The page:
# Machine Learning #1 : Linear Regression with Gradient Descent

I’ve started to take a popular free course on Coursera about Machine Learning taught by Andrew Ng, one of the expert in that field. After learning a few about machine learning in YouTube that mostly covers about Genetic Algorithm and Artificial Neural Network in general. Now I eventually knows slightly better the foundation of it.

There are some topics that covered during the first and second week, but in brief, Ng explains a brief about history of machine learning, then the 2 difference of machine learning method (Supervised & Unsupervised Learning) and then about the concept of Linear Regression and how to implement the Gradient Descent to find the local or global optima of the function or hypothesis of the Linear Regression itself.

In this time, I will cover more about Linear Regression and how to implement the method of Gradient Descent. First of all, Linear Regression itself is an approach to model a relationship between 1 or more features. For example, suppose we have the data of Land Area in regards of the house price. Look at the table below:

Land Area | House Price |

100 M^{2} | Rp 1.000.000 |

200 M^{2} | Rp 2.000.000 |

300 M^{2} | Rp 3.000.000 |

400 M^{2} | Rp 4.000.000 |

Then, by looking at the data, we can conclude that the function for determining the House Price is:

**House Price = Land Area * 10.000**

or in a more “symbolic way”

**Y = **𝒙** * 10.000**

Now, for the linear regression itself, let us make a more universal way to determine our function , but wait for a moment, we could not call it function yet, as we are only “guessing” it, so we call it as Hypothesis, and it is:

**Y = θ**_{0}** + θ**_{1}** * **𝒙_{1}

This is a simple hypothesis to determine a linear regression with 1 feature. And we could actually set the hypothesis for the linear regression to match the dataset. For example if we want to add more features in dataset:

**Y = θ**_{0}** + θ**_{1}** * **𝒙_{1 }+ … **θ**_{n}*** **𝒙_{ n}

Now, image that we have a new data about the price of the application in regards of its version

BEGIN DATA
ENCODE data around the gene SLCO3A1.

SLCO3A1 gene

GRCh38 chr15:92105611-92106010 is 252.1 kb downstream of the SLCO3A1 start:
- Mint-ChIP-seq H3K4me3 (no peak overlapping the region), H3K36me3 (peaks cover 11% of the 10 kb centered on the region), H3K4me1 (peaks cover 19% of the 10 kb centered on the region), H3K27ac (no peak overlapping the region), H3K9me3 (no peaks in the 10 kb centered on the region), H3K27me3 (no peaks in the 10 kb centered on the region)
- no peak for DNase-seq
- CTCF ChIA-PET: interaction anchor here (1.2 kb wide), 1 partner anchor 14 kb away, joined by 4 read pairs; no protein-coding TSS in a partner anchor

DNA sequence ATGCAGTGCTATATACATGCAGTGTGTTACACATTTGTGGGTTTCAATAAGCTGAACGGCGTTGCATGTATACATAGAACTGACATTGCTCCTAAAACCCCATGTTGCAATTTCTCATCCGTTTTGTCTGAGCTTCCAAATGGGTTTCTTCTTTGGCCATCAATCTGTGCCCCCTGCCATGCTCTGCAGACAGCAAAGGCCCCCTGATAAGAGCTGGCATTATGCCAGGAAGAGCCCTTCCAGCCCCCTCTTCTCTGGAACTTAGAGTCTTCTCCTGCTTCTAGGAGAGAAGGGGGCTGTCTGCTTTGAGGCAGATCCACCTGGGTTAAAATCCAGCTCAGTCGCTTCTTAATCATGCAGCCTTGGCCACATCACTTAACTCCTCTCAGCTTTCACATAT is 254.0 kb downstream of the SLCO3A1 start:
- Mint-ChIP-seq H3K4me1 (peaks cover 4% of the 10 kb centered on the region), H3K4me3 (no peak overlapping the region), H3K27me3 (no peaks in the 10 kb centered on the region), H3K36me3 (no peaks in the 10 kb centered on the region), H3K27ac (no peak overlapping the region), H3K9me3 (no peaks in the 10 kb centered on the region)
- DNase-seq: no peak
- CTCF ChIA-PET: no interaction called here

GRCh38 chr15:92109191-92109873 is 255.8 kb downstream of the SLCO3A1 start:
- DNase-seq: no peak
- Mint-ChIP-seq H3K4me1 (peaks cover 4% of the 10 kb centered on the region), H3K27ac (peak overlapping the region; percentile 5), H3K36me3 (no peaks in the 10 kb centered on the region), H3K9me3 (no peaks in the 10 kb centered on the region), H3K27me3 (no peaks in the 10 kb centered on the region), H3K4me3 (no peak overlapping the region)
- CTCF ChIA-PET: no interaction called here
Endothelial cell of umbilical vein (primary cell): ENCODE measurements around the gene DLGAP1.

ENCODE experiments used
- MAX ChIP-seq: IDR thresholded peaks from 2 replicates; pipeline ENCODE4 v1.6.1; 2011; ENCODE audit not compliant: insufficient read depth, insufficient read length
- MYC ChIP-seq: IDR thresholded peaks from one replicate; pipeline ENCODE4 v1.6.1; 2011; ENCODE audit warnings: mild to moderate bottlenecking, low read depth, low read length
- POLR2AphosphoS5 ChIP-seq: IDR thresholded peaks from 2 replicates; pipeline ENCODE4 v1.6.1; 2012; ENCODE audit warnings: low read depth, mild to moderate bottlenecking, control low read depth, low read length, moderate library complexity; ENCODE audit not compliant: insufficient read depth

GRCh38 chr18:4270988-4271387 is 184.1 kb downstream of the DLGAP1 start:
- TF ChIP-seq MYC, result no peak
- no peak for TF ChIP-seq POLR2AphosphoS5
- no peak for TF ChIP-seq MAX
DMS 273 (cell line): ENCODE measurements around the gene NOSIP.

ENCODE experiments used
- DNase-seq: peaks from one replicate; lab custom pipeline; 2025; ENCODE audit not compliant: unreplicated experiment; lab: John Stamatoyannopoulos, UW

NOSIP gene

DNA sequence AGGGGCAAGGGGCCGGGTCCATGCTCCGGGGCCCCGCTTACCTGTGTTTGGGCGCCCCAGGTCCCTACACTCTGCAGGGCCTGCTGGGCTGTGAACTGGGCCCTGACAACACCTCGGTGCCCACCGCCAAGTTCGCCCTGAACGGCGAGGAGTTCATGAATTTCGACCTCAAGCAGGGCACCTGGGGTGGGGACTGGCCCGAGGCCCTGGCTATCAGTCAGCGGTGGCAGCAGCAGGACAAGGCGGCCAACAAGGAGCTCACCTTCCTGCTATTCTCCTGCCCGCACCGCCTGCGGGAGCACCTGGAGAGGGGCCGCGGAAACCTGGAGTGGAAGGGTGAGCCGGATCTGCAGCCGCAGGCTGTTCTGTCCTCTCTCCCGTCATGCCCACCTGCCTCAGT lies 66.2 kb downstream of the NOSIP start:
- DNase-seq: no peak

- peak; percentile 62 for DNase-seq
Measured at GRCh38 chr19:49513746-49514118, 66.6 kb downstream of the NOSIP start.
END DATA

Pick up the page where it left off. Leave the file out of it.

Now, by using the known hypothesis **Y = θ**_{0}** + θ**_{1}** * **𝒙_{1 . }We can start to look for the optimal value for the theta0 and theta1.

First, give theta0 and theta1 some random values. Make sure it is still in the range of the feature and Y value. This time, for sake of simplicity I want to make both **1**.

As we can see, the blue line is our hypothesis, and it is still far from our expected value. Now let us see how big is the error of our current hypothesis by using the cost function

## Cost Function

We need a function to see how big the error of our hypothesis is. One common function that is often used is mean squared error, which measure the difference between the estimator (the dataset) and the estimated value (the prediction). It looks like this:

When both of the current theta is 1, the Mean Squared Error is equal to **68.25**. We want to decrease it. Then we will use Gradient Descent method

## Gradient Descent

Gradient descent is an iterative optimization algorithm for finding the minimum of a function. In simple explanation, gradient descent help us to reach the fitted result by looking for the derivative of the Cost Function.

And after 600 of iteration, we find the minimum function for our hypothesis with the red line below

And see the error rate over the iteration

Notice that the error rate decrease in steeper rate at the first and gradually become slower in the 150th iteration.